What I've learned about the Government's 2040 plan
Having listened to the Taoiseach's Project 2040 plan, Ronan wonders about building revenue and tax rates
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It is extraordinary to think that Ireland's Government generated over €70 billion in 2016, and it still cannot provide all the services that the population needs. Or is it?
When exploring Twitter posts, I tend to notice comments from a multitude of sources surmising that the revenue generated by the Government could be spent more effectively. To one end, I understand their frustration in, say, the current health service crisis. Albeit upon hearing An Taoiseach speak in the University of Limerick last week on the new Project 2040 initiative, my views have changed significantly. In general, Project 2040 is a plan that the Government has implemented and will continue to implement over the next 20-odd years in an attempt to improve Ireland’s position on all topical challenges of the 20th century. Some of these issues include a shortage of GP services, homelessness, high carbon emissions, lack of hospital beds etc. I believe it is only fair - and frankly natural - that the Government must choose on which capital projects it should spend its revenue.
Clearly, fundamental financial issues are disrupting the day-to-day operations of the hospital service; also, schools and GP practices are being crippled by a lack of funding but it all comes back to the central question: where is the Government supposed to source the finances from? Providing shelter for the homeless in the Dublin region alone cost the Peter McVerry trust in excess of €130 million in 2017. Think of the price of building the proposed 42 new schools across the country over the next four years, whilst also committing hundreds of millions to over 1000 refurbishments that need to be dealt with in existing schools.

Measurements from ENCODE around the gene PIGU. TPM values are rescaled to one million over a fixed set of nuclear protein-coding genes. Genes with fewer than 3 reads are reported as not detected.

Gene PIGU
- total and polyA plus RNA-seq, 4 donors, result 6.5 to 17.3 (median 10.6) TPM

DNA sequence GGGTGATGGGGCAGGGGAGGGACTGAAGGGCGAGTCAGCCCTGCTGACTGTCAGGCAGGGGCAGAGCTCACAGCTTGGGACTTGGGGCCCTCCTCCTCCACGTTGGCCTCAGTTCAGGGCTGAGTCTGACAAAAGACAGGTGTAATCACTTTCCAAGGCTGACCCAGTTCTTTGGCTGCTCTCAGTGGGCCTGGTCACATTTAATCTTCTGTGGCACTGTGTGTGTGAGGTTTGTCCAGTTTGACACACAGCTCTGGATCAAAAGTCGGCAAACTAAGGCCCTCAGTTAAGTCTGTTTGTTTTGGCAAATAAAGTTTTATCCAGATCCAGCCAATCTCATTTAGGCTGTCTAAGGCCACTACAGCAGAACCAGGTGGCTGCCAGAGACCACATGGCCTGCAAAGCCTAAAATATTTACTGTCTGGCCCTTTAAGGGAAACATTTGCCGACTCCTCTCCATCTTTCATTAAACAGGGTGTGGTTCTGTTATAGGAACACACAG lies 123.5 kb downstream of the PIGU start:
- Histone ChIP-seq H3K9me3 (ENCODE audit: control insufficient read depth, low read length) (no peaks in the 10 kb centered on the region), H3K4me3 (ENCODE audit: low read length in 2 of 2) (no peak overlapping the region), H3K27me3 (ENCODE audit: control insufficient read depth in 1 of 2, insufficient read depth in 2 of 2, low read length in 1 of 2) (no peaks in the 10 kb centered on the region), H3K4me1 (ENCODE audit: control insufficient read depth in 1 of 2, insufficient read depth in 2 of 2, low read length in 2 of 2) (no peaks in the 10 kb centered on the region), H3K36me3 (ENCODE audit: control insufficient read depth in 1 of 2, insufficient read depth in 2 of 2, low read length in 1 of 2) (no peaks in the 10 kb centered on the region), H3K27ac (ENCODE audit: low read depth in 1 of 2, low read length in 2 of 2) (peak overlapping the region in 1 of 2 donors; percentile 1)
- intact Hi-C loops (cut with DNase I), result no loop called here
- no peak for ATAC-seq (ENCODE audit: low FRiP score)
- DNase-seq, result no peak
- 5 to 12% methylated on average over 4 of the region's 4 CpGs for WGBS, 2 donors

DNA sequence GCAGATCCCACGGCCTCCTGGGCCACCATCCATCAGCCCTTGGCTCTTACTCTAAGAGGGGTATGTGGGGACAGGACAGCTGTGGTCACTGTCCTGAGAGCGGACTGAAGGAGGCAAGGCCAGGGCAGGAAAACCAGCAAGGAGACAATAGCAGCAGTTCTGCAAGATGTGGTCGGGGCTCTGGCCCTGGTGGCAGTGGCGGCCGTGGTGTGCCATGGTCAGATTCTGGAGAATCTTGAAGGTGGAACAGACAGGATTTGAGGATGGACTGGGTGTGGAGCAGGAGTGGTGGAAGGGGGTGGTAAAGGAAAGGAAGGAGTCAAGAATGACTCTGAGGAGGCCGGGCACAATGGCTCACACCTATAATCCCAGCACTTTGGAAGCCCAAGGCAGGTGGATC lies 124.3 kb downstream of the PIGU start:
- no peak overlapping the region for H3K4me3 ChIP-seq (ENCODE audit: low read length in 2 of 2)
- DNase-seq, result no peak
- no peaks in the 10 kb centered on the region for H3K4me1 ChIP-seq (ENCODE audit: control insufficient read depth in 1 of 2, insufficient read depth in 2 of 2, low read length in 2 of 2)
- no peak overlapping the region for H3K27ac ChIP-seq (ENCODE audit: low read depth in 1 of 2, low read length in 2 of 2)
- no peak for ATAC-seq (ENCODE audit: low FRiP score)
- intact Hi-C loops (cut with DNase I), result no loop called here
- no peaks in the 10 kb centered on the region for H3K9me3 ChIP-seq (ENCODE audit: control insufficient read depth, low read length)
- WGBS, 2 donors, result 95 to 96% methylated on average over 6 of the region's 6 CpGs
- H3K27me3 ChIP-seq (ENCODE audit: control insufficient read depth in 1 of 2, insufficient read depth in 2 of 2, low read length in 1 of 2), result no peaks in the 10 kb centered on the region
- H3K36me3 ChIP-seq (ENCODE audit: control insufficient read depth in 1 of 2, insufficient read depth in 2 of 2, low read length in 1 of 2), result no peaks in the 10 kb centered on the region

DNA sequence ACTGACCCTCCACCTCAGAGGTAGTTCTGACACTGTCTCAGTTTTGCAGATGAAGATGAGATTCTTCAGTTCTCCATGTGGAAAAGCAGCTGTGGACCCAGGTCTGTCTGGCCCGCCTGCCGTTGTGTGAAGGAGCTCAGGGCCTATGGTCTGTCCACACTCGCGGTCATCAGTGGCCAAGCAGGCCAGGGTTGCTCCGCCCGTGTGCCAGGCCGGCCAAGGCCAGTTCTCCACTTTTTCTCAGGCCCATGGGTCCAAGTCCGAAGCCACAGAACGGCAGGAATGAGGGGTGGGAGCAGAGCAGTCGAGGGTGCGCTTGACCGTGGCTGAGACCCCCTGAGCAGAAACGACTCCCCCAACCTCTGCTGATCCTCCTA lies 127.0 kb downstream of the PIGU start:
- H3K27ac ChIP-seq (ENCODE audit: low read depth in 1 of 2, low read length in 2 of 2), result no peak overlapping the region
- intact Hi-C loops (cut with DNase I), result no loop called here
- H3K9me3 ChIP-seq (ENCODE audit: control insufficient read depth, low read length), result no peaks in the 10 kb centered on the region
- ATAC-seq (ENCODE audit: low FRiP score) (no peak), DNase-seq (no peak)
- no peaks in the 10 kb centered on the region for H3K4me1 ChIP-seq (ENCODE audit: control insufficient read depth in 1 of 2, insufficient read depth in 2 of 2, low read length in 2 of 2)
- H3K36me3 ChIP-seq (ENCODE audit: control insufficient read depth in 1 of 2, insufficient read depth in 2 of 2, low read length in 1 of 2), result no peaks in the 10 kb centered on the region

However, day in day out, people take to the virtual streets of Twitter and similar social media platforms to voice their concerns about an issue (or two, or three…) without providing an adequate solution to the problem of funding. I am not yet a taxpayer, hence it is difficult for me to contribute a comment on the issue of raising taxes, but unfortunately, an increase in Governmental revenue does not come for free.
Positively, it was fantastic to see the proposed 2040 plan that An Taoiseach Leo Varadkar and his colleagues laid out before the public in UL on Friday, April 13th. Nevertheless, it is a stark reminder of the large amount of wide-ranging issues (and those are only the foreseeable ones) that will challenge us as a nation in the coming years. At the outset of the ‘National Development Plan’ report, the following challenges are listed: Cross-Border and Brexit, Housing, Climate-Resilient Society, and many more. Thankfully, these are all underpinned by one overriding chapter: Expenditure Management Framework, a system which aims to set out “the framework and broad direction for investment priorities over the period 2018 to 2027.”
A point that was made at the event that stuck in my head was that of the GP crisis at the moment and upon seeing the issue arise on Prime Time recently too, it is clear that a reversal is needed of the Financial Emergency Measures in the Public Interest (FEMPI). Essentially, FEMPI was introduced as a result of the recession that hit this country approximately ten years ago. It has been the cause of loss of funding and pay to various professions in an attempt to increase Government revenue in a time of financial distress. However, a reversal is now being seeked by GPs (they seem to have been the worst affected) because the economic status of this sovereign nation has been restored to its pre-recessional state. This reversal has been spoken of in good light recently because it is clear the Government cannot afford to lose any more of its doctors, nor does it deem it sustainable to have its own citizens travelling hundreds of kilometres to see a GP.
On that note, it is ignoble for critics to suggest that more money needs to be spent on, say, education/ homelessness/ healthcare whilst also contradictorily and conversely arguing over the Department of Finance's decision to maintain tax rates as they are for 2019.